where does E= mc2 used?

Albert Einstein’s famous equation E=mc2 was the first to link an object’s mass to its energy, ushering in a new age of physics.

In the history of mathematics, this is the most well-known equation. Even if you’ve never recognized the beauty or utility of equations, you’ll recognize this one since it’s been printed on innumerable T-shirts and posters and featured in films. You presumably also know who came up with it: Albert Einstein, scientist and Nobel Laureate.

Einstein first proposed the equation in an article called “Does the Inertia of a Body Depend on Its Energy Content?” published in the Annalen für Physik in 1905. Another of Einstein’s concepts, special relativity, a radical new method of relating the movements of things in the universe, gave rise to the link between energy and mass.

At first glance, the equation appears to be deceptively easy. It states that the total mass (m) multiplied by the square of the speed of light equals the energy (E) in a system (an atom, a person, the solar system) (c, equal to 186,000 miles per second). Its simplicity, like all excellent equations, leads down a rabbit hole into something deep about nature: energy and mass aren’t simply mathematically connected; they’re different methods of measuring the same thing. Energy was formerly described by scientists as the substance that permits things and fields to interact or move in some way — kinetic energy is connected with movement, thermal energy with heating, and electromagnetic fields with energy conveyed as waves. All of these forms of energy have the ability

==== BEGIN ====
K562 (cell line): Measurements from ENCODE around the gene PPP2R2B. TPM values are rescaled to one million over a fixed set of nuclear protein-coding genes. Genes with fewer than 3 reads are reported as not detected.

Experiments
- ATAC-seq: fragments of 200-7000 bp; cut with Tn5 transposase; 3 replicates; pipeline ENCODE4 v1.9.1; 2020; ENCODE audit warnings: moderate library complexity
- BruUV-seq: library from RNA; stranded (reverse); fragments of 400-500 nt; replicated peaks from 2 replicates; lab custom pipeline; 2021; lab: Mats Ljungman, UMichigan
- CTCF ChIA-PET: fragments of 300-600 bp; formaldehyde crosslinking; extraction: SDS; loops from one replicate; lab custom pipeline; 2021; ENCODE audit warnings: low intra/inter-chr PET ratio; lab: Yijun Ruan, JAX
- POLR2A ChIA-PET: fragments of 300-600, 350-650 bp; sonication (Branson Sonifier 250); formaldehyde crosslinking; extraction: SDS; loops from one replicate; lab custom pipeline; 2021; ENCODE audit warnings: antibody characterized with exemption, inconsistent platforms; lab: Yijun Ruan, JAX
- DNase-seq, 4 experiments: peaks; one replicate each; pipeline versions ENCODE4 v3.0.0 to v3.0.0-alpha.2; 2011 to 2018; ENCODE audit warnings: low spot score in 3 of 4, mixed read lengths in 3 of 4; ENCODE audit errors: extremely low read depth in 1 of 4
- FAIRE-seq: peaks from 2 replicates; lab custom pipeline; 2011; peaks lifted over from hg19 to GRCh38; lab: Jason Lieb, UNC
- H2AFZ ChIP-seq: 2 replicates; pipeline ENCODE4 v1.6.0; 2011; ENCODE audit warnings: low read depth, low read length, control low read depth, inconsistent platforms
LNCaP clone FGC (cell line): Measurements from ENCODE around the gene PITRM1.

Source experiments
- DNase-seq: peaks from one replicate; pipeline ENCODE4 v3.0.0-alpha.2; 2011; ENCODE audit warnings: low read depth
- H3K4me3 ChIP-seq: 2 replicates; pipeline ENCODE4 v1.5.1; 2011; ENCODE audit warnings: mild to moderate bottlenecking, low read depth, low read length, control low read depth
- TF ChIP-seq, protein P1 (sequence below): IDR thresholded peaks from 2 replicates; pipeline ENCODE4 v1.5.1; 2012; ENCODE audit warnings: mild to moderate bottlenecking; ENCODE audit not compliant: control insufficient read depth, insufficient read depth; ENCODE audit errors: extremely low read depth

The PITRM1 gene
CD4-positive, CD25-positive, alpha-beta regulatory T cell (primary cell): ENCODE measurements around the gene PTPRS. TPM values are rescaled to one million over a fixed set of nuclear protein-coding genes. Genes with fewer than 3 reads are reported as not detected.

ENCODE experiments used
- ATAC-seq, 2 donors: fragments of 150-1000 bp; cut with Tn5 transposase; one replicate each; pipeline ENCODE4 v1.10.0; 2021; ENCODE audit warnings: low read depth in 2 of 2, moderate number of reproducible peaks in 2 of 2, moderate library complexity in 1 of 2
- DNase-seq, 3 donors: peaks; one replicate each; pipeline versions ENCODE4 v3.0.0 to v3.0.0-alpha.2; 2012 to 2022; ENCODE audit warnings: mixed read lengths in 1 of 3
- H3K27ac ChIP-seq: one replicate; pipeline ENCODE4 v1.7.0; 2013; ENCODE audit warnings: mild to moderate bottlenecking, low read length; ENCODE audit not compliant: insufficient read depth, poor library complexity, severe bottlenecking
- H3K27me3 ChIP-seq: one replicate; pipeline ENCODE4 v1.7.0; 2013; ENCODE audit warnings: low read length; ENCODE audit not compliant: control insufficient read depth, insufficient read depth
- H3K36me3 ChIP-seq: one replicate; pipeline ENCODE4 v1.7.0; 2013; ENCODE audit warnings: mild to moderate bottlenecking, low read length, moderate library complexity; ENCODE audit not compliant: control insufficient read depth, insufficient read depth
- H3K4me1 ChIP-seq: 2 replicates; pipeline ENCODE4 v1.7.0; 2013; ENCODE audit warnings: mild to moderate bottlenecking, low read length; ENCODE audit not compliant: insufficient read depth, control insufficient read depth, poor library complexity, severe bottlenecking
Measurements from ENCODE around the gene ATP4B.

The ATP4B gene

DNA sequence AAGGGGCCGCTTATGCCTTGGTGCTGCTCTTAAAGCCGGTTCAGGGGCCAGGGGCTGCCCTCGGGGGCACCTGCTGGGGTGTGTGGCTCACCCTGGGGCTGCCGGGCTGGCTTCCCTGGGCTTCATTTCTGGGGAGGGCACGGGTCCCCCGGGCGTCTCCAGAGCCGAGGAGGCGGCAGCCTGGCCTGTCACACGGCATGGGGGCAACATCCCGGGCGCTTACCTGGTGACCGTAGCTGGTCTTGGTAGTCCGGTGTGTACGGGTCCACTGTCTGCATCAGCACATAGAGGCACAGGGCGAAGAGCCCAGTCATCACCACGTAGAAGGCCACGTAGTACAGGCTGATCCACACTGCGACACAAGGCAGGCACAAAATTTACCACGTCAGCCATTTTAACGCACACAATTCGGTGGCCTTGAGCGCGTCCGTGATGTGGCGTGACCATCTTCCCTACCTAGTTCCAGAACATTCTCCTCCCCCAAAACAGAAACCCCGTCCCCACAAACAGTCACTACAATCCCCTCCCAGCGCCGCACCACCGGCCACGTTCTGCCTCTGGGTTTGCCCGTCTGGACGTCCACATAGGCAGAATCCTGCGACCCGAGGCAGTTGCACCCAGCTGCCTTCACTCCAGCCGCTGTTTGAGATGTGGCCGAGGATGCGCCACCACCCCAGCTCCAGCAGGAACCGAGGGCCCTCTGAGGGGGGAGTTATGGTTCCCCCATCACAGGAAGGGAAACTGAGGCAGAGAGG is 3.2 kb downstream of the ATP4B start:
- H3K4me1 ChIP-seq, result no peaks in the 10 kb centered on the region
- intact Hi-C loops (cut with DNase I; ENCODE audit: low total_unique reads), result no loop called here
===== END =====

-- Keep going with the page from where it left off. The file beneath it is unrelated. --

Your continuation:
Einstein’s theory of relativity added mass as a new sort of energy to the equation. Previously, a kilogram’s worth of mass was just a measure of how much things was there and how resistant it was to being moved around. Even when an item was not being heated, moved, irradiated, or anything else, mass became a method to quantify the entire energy existing in it in Einstein’s new reality. Mass is simply a super-concentrated form of energy, and these entities can switch back and forth between the two. Nuclear power plants utilise this concept within nuclear reactors, where subatomic particles called neutrons are shot at the nuclei of uranium atoms, splitting them into smaller atoms.

However, releasing that energy is a difficult process. Nuclear fission is one of numerous methods for releasing a little amount of an atom’s mass, but the most of it stays in the form of protons, neutrons, and electrons. Bringing antimatter together with a block of material is one technique to transform it into pure energy. Except for an opposing electrical charge, matter and antimatter particles are identical. They will, however, destroy each other into pure energy if they are brought together. Unfortunately, because we don’t know of any natural sources of antimatter, the only method to make it is in particle accelerators, and producing a kilogram of it would take 10 million years.

According to special relativity, the more heavy anything grows the quicker it goes. Its popularity stems mostly from its relationship with one of humanity’s most destructive weapons: the atomic bomb. The equation first appeared in a study issued for the US government during the Manhattan Project, when the Allies were attempting to build an atomic weapon.

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